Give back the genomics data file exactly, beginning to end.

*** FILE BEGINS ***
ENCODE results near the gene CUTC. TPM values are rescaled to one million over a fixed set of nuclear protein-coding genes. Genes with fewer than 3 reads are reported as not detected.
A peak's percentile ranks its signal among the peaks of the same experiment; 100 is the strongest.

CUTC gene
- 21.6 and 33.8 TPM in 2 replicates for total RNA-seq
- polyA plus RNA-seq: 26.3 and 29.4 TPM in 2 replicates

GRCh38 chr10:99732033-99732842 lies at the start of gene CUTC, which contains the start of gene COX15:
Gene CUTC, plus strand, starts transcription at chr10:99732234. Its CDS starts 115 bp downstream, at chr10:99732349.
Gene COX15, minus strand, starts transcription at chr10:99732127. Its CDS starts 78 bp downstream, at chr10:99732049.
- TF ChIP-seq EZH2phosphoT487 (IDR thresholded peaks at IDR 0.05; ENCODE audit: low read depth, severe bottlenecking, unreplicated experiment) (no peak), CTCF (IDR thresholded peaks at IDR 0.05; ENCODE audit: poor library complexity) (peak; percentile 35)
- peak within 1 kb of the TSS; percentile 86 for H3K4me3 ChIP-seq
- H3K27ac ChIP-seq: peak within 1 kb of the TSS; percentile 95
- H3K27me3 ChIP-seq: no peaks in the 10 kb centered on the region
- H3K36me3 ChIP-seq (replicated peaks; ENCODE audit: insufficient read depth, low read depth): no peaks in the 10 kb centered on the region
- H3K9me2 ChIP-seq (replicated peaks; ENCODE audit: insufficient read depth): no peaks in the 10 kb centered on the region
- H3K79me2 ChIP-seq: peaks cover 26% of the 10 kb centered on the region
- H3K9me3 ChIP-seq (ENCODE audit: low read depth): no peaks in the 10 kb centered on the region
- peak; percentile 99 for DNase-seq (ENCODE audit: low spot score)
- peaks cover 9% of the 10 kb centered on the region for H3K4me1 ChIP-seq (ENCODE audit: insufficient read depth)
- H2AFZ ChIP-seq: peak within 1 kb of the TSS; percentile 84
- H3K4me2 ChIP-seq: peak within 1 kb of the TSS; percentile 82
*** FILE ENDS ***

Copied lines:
ENCODE results near the gene CUTC. TPM values are rescaled to one million over a fixed set of nuclear protein-coding genes. Genes with fewer than 3 reads are reported as not detected.
A peak's percentile ranks its signal among the peaks of the same experiment; 100 is the strongest.

CUTC gene
- 21.6 and 33.8 TPM in 2 replicates for total RNA-seq
- polyA plus RNA-seq: 26.3 and 29.4 TPM in 2 replicates

GRCh38 chr10:99732033-99732842 lies at the start of gene CUTC, which contains the start of gene COX15:
Gene CUTC, plus strand, starts transcription at chr10:99732234. Its CDS starts 115 bp downstream, at chr10:99732349.
Gene COX15, minus strand, starts transcription at chr10:99732127. Its CDS starts 78 bp downstream, at chr10:99732049.
- TF ChIP-seq EZH2phosphoT487 (IDR thresholded peaks at IDR 0.05; ENCODE audit: low read depth, severe bottlenecking, unreplicated experiment) (no peak), CTCF (IDR thresholded peaks at IDR 0.05; ENCODE audit: poor library complexity) (peak; percentile 35)
- peak within 1 kb of the TSS; percentile 86 for H3K4me3 ChIP-seq
- H3K27ac ChIP-seq: peak within 1 kb of the TSS; percentile 95
- H3K27me3 ChIP-seq: no peaks in the 10 kb centered on the region
- H3K36me3 ChIP-seq (replicated peaks; ENCODE audit: insufficient read depth, low read depth): no peaks in the 10 kb centered on the region
- H3K9me2 ChIP-seq (replicated peaks; ENCODE audit: insufficient read depth): no peaks in the 10 kb centered on the region
- H3K79me2 ChIP-seq: peaks cover 26% of the 10 kb centered on the region
- H3K9me3 ChIP-seq (ENCODE audit: low read depth): no peaks in the 10 kb centered on the region
- peak; percentile 99 for DNase-seq (ENCODE audit: low spot score)
- peaks cover 9% of the 10 kb centered on the region for H3K4me1 ChIP-seq (ENCODE audit: insufficient read depth)
- H2AFZ ChIP-seq: peak within 1 kb of the TSS; percentile 84
- H3K4me2 ChIP-seq: peak within 1 kb of the TSS; percentile 82